• Tesfabirhan WR

      Have you questioned the advertising video before posting it here?

      There is no free lunch in business. But Nevsun is happy to announce that everything is free, food, lodgment, sport center, etc. Why they are providing it for free? It is obvious that there are two possible things; 1. The salary is not enough to cover their over-all expenses or 2. the workers are hostages and the only way to keep them around is to encourage them by providing free services (this is what PFDJ does), “the Slavery”

    • Nero

      What is the link between the Bisha Mine and the self reliance policy of Eritrea – as the video alludes to in its title?

      The 60% Nevsun owned mine is not really giving back to the local population nor is it contributing to the local economy. All the benefits that are enumerated – growing food for employees on the mine as opposed to buying from the local economy is actually not very self reliant if you think of the larger picture for the country. They import all the gas they need to generate electricity from Oman and the use of solar is not that high at all. The mine is actually an island cut off from the local economy and the buses that ferry in the workers might as well be ferries. This is not all the doing of Nevsun but they happily work in this setting. They do just the minimum required to get a nod for their investors and for their new buyers.

      They have done well – scrapped the gold on top and now dug out a bit of the copper – my guess is they have recouped their initial investment and some more – and soon they will be gone.

      As to the self reliance policy – it is a self imposed delusion of the state and it has been disastrous for the regular Joe/Ghere/Ali. It is just a cover to continue the game of being a regional spoiler and justify the economic inadequacy of the state. – Doro mata doro mata….bicha

  • Amanuel Hidrat

    Selam Awate Team,
    Thank you for this wonderful reportage. This report support to my argument I made in my recent article “Democratic coup: Unrealistic Utopian project.” In that article (a) I argued that the Eritrean Defense Force (EDA) has shown an institutional entrenchment as well as organizational entrenchment in the PFDJ party (b) EDA has shown also “self-interest” in the political and economic life of the nation. The appointment of General Sebhat Efriem to the ministry of mines could give the whole picture as to the nature of army we have, and how they are entrenched in to the national economy of our nation, like of that of EGYPT, even though there some specifics that somehow could differ each other.

    This piece clearly shows that the idea of Democratic coup in Eritrea is unrealistic but a wishful thing. And to call EDA to make a coup and to promote democratic transition is to ask the senior army officials to act against their self interest. The system of PFDJ is entrenched its power by in the army and its security apparatus. So when we wish it should be realistic.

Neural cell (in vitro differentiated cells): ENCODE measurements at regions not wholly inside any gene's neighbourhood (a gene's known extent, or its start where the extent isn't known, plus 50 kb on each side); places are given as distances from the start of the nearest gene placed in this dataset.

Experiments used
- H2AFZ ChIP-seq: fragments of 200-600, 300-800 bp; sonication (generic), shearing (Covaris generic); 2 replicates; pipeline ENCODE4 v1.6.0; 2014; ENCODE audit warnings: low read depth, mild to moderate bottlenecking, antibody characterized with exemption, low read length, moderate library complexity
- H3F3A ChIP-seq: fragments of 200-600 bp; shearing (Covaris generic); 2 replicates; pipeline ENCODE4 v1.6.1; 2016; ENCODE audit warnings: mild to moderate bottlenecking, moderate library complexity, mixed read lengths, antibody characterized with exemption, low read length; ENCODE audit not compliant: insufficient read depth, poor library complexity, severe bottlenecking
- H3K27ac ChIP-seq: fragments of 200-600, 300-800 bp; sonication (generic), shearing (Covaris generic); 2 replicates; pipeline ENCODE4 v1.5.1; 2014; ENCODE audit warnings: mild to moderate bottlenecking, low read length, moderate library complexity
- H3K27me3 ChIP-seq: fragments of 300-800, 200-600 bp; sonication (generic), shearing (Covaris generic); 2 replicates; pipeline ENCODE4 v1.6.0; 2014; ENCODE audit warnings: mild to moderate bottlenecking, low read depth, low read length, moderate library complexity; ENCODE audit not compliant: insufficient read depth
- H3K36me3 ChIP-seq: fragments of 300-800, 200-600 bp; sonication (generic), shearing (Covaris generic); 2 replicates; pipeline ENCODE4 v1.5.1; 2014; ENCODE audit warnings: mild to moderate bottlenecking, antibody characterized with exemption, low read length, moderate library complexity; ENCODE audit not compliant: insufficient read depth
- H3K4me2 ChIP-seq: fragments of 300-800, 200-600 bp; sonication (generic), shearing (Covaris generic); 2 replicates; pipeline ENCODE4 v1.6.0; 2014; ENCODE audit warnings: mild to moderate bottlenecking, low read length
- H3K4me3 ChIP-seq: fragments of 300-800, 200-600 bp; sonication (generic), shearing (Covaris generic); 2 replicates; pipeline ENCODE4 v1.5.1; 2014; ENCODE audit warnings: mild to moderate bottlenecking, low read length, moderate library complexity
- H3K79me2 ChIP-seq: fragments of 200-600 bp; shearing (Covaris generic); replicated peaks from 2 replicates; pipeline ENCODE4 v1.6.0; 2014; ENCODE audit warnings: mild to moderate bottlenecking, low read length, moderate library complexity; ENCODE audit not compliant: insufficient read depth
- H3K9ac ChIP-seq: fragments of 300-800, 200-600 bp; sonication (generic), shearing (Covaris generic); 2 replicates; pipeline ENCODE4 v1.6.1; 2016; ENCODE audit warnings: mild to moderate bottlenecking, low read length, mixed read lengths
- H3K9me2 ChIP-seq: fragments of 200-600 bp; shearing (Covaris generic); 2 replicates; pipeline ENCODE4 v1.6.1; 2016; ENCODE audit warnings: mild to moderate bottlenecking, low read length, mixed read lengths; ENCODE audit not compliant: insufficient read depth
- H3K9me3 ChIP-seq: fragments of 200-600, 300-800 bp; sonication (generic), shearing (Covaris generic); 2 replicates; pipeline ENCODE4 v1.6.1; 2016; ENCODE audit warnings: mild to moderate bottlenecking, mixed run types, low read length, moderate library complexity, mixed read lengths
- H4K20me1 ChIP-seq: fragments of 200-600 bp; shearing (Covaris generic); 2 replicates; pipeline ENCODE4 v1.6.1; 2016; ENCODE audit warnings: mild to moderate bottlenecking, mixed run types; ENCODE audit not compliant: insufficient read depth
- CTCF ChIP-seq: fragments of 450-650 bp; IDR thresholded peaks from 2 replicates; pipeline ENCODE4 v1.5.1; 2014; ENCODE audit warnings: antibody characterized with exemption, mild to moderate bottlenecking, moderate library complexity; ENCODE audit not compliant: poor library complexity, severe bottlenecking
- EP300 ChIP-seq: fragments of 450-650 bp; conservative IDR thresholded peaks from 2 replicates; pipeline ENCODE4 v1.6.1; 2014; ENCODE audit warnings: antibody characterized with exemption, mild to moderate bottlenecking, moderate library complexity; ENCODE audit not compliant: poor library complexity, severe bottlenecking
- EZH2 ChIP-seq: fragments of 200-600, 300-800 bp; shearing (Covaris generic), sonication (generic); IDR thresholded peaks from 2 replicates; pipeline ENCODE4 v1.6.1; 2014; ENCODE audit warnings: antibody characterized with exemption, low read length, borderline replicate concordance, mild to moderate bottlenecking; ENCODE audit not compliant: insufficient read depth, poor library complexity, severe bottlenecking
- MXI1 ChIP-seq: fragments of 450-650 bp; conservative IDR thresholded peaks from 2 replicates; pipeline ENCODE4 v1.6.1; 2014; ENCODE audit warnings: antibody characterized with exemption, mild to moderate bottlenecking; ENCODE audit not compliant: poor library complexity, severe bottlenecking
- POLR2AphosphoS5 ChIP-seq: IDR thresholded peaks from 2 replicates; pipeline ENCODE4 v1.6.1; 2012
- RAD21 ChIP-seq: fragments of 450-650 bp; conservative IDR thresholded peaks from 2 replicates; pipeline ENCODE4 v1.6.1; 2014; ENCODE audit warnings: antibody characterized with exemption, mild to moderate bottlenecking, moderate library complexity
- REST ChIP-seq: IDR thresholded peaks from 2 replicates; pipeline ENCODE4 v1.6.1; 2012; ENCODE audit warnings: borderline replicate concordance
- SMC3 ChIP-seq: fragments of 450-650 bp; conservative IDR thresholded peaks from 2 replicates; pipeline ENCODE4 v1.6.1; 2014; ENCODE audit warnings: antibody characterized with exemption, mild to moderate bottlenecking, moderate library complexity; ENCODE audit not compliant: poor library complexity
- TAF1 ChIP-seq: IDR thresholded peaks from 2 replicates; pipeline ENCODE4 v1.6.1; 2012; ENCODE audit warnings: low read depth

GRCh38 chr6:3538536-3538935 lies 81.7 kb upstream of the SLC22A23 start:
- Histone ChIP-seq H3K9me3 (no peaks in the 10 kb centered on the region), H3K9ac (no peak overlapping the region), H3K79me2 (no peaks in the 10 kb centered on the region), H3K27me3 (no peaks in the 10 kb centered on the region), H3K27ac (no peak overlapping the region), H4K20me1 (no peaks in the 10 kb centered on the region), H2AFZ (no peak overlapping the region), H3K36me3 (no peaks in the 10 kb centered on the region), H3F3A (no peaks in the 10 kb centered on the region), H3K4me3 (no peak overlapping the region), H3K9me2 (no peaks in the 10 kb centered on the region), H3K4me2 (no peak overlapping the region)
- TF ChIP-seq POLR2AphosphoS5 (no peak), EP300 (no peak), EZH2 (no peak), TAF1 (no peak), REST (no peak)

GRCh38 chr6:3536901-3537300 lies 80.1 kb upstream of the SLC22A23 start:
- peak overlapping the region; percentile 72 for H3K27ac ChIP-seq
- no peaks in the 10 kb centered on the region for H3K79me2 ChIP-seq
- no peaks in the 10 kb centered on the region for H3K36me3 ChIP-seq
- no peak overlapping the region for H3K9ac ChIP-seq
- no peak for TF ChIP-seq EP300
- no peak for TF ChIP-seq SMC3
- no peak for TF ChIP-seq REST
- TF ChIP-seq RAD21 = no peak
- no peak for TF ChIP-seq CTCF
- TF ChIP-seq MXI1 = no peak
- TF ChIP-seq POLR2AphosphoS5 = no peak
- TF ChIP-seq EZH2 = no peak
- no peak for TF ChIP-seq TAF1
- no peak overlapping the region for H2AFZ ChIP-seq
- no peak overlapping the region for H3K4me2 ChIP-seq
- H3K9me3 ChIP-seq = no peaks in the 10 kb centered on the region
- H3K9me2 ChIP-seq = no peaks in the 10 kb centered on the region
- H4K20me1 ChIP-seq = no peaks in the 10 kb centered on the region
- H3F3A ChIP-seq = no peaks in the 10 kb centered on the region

Amanuel Hidrat

    • haileTG

      Merhaba Aman (I know this topic has been much debated on:-)

      We know palace coup isn’t likely (the IA dictatorship is well past that point now, because it is only the close knit and tightly associated bunch left at this stage).

      – There are those of us who think popular uprising can be ignited. But I know you rule it out (you explained before that there is no sufficient strength inside the country to do this)

      – EDF (without popular support) mutiny followed by displacement of the regime is most likely a route to another dictatorship.

      Now, my question is what “vehicle” do you envision to eventually overthrow the dictator?

      It is all fine and well to have the most well organized and united opposition groups. But who exactly would do the actual lifting? (I mean specifically speaking, who do you pin your hopes on?)

      One other option that hasn’t been discussed so far but has been the most common (if not the only) way of physically removing a regime in the post cold war era (where liberation movements are relics from the past) and short of external invasion, is the use of militias. However, when it comes to the use of militias, three things have been shown repeatedly in an almost patterned fashion:

      1) They are highly effective in quickly knocking down any central government.

      2) They often lack the political sophistication to bring the conflict to end.

      3) If change comes through militias engaged in rebellion, a long term and intractable conflict follows (Somalia, Libya, Iraq…) In all cases, the militias are fractured and have deep alliances based in region, tribe or religion.

      So, my question is dear Aman, who do you eye for the role of “vehicle” to actually drive out the regime?


      • Truth

        Not sure he will answer it clearly.Aman Hidrat’s approach has been only to challenge and refute new ideas without providing any solutions-thus far.
        But hope he will come up with some solutions now based on your challenge.
        I know one thing about one of his possible solutions:
        The Ethiopian role..

        • Amanuel Hidrat

          Hello Truth,

          You might not like it but I will not be accused of not proposing. Here is the link and I am sure you have already read it. I haven’t seen any solution so far. May you will say “the democratic coup” written by saay. It hasn’t any reality on the ground.

          Amanuel Hidrat

      • Amanuel Hidrat